WATCH: Former George H.W. Bush aide John Sununu: The war on drugs "didn't go far enough"

Onetime New Hampshire governor and Bush 41 chief of staff on his new book about his former White House boss


Matthew Rozsa
June 20, 2017 11:58AM (UTC)

John H. Sununu, the former Republican governor of New Hampshire who is perhaps best known for serving as President George H.W. Bush's chief of staff, recently appeared on Salon Talks for a video conversation about his book on the one-term tenure of his former boss, "The Quiet Man: The Indispensable Presidency of George H.W. Bush." (It was first published in 2015, but is just out in paperback.)

In well-informed and accessible prose, Sununu lays out a case for the possible greatness of a president whose accomplishments have long seemed eclipsed by the charismatic and divisive figures who came before and after him -- Ronald Reagan and Bill Clinton, respectively -- and who runs the risk of being confused for all posterity with his far more famous (and notorious) son. Even many liberals and progressives who disliked the senior Bush at the time may have reason to look back at him fondly today: He was the last Republican president to hold somewhat nuanced positions on "culture war" issues like abortion and gun control, and famously described Reagan's trickle-down policy of tax cuts for the rich as "voodoo economics."

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Compared to the current occupant of the White House, Bush 41 may look to many people like a veritable Renaissance man, a topic Sununu discussed, if only briefly. Interestingly, he was inclined to praise Trump during our conversation, even though his former boss was reported to have supported Hillary Clinton in the 2016 presidential election. It was the first time in living memory that a former president had refused to support a nominee from his own party, a fact that clearly made Sununu uncomfortable.

What qualities did George H.W. Bush possess as president that you think other leaders can learn from, whatever party or ideology they represent?

Well, George Herbert Walker Bush, first of all, was smart. He really was an individual that came to the office with a lot of intelligence. He had experience. His résumé is well-known: vice president, head of the CIA, first U.S. representative to China, member of Congress, head of the Republican Party. So he came with experience both out of the business world and out of the political world. And he had a pretty good ear for politics. Sometimes he was a little too accommodating of the other side, in my opinion, but he had a very good ear for politics. But most of all, he really was an individual who was willing to give credit to others and, in working out solutions, really was ... able to sit back and put the country first. I really think that combination of qualities is rare in the presidency, and even though he only served one term ... those qualities allowed him to get tremendous successes in foreign policy and end up passing more successful important domestic legislation than any president except Lyndon Johnson and Franklin Roosevelt.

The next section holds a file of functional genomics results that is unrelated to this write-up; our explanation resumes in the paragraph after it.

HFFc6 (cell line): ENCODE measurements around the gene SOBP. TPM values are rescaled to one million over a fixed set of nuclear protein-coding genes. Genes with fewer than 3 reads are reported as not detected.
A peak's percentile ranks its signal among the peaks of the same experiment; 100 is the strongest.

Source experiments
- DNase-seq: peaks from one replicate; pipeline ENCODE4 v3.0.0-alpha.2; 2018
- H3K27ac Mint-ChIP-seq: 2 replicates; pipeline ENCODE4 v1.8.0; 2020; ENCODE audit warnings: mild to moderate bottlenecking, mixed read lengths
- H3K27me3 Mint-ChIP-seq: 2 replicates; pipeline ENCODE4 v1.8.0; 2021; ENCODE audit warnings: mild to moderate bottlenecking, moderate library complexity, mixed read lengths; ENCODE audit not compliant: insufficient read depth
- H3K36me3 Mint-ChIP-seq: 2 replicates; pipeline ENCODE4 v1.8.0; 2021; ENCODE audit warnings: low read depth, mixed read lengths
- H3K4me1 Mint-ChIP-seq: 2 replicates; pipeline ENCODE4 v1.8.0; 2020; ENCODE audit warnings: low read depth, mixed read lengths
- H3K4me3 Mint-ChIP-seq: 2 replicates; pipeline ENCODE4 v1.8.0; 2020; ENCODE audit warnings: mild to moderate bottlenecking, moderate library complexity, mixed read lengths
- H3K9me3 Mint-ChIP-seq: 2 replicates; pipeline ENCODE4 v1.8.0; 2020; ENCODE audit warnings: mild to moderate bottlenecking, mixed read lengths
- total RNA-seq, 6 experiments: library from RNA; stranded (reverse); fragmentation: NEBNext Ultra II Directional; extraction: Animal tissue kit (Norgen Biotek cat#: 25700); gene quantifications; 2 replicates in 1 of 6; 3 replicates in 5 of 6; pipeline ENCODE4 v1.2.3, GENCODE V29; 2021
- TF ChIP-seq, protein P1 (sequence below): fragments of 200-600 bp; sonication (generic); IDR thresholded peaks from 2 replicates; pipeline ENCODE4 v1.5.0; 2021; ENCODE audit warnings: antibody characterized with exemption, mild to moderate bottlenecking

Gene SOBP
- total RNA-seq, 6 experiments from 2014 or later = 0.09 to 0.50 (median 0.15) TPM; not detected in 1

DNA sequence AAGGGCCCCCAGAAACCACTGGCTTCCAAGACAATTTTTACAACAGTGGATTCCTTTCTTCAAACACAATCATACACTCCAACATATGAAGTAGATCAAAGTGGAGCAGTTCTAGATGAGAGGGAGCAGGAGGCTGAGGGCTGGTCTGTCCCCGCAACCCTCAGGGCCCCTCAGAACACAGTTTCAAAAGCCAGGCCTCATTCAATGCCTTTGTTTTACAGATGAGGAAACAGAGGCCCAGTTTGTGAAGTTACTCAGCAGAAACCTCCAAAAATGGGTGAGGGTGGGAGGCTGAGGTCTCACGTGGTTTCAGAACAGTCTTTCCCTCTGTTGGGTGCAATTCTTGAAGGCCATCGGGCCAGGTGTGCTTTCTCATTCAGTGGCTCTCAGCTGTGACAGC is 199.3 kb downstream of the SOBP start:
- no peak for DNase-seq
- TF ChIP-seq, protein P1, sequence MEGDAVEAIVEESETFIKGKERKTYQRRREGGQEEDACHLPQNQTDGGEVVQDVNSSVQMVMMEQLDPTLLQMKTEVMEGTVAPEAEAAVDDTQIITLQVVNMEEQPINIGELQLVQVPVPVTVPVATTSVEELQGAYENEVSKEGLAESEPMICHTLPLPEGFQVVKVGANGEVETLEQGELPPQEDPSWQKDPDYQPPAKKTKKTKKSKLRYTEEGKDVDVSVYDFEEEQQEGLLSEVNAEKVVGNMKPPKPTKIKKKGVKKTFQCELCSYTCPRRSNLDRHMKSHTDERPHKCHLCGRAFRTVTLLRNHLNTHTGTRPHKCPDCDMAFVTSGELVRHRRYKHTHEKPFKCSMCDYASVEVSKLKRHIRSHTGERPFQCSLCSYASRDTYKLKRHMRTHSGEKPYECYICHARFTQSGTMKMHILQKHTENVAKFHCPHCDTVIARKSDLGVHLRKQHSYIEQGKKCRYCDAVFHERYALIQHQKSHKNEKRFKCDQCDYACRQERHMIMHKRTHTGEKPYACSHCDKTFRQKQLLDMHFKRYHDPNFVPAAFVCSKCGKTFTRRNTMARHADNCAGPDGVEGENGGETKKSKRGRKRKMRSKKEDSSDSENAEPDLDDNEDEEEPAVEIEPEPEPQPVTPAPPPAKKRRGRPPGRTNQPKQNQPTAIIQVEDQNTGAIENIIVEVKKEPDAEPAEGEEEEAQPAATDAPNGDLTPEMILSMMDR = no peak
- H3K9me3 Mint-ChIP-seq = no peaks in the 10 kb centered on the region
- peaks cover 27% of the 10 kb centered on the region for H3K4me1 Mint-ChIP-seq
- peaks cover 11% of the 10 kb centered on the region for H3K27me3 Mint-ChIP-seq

You discuss civil rights and Bush's record when it comes to civil rights. Some aspects of his record — for instance, the Americans with Disabilities Act — are very admirable. But other things about his legacy are a little more iffy. You devote several pages the crime legislation that he passed, which ultimately culminated in Bill Clinton's big crime bill of 1994, which is now widely seen as disproportionately impacting racial minorities. You try to present Bush as something of a progressive on racial issues, but millions of African-Americans and Hispanics have suffered because of the draconian policies involved with the war on drugs. Does that tarnish his legacy?

I think if you go back and look at what the president put forward as his crime bill, it was a little bit different than what Bill Clinton expanded it to be. But I actually give them both credit for passing legislation that was critical at the time in the country. That legislation probably has to be rehoned and I would not oppose a smart reform of that legislation, but at the time the country really was going through an inner-city crisis with a lack of resources in local police departments, county departments, municipal departments. And I think what President Bush and Bill Clinton both did in that legislation ... was to send federal funding and federal assistance in terms of equipment that was lacking in those departments. I think both Clinton and Bush deserve credit for helping modernize local police forces.

OK, but I'm talking about the war on drugs. I'm talking about increasing sentences for drug-related offenses. I'm talking about building more jails. I'm talking about taking people who are putting substances into their own bodies — they're not harming anyone else, they're making choices as adults — being punished by the legal system for those choices.

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Look, you and I are going to disagree on what is a constructive approach to dealing with some of the drug issues that were prevalent at the time. I think both Clinton and Bush made a positive contribution to dealing with a very difficult problem. You feel otherwise. I'm happy to let your viewers and listeners decide whether or not it was a plus or a minus. I will acknowledge that there were tough sentences built into that. There was an aggressive program to try to get drug dealers off the streets. You feel it went too far. I feel it didn't go far enough.


Matthew Rozsa

Matthew Rozsa is a breaking news writer for Salon. He holds an MA in History from Rutgers University-Newark and is ABD in his PhD program in History at Lehigh University. His work has appeared in Mic, Quartz and MSNBC.

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